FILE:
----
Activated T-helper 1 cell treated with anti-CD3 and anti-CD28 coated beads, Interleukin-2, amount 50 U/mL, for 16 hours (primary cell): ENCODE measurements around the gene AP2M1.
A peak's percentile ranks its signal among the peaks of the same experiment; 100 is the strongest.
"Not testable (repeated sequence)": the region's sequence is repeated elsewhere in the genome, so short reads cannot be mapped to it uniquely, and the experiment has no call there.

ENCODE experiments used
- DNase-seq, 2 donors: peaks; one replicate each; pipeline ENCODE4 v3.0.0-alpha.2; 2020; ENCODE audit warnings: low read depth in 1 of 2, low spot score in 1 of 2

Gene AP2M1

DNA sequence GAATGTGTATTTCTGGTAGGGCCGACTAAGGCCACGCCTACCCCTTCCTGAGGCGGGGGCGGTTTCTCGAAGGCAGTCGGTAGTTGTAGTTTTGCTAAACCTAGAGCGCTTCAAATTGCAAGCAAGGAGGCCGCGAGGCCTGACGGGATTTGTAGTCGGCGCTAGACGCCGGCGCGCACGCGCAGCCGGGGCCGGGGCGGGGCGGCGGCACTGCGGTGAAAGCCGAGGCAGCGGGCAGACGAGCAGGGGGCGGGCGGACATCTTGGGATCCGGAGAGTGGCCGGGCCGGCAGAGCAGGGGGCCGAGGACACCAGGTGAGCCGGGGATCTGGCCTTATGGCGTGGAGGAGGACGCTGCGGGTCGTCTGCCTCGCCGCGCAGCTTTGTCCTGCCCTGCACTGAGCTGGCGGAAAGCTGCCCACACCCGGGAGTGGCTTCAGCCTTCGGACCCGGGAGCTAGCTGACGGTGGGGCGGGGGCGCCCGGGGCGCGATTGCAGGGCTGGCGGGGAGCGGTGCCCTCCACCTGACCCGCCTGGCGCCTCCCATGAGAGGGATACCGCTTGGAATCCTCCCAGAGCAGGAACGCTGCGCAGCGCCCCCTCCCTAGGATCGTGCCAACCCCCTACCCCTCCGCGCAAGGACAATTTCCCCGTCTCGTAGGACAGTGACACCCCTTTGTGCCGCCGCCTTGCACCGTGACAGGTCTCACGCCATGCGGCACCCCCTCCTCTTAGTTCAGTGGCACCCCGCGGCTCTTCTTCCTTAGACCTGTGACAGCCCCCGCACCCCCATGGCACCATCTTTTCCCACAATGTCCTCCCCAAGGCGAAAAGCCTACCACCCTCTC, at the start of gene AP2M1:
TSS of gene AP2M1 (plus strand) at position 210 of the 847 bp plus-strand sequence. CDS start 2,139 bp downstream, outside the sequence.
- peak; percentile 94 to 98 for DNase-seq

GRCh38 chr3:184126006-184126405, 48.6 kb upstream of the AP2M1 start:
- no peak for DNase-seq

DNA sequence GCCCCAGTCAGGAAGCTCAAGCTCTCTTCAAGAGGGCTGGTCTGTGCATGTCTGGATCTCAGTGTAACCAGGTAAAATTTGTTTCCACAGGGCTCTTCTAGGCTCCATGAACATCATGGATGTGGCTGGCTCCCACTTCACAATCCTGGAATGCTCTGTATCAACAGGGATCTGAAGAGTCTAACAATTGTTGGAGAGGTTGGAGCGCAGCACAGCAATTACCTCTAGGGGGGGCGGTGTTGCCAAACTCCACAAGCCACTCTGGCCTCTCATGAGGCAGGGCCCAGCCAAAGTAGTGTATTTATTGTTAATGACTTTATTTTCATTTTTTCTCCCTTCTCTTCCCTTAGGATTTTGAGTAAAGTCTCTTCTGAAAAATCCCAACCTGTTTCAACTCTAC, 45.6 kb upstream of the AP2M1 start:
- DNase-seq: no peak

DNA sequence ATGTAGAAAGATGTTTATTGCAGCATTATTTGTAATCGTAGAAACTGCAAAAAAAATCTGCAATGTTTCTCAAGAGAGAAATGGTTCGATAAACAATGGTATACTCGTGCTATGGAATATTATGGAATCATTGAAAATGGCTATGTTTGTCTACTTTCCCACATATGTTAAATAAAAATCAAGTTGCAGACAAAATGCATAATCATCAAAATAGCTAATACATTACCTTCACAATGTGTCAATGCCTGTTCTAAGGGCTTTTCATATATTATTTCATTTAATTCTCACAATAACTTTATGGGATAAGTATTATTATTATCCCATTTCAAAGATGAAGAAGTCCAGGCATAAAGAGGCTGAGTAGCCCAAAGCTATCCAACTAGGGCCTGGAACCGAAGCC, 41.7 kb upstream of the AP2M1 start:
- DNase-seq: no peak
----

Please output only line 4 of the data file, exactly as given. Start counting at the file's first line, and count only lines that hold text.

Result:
ENCODE experiments used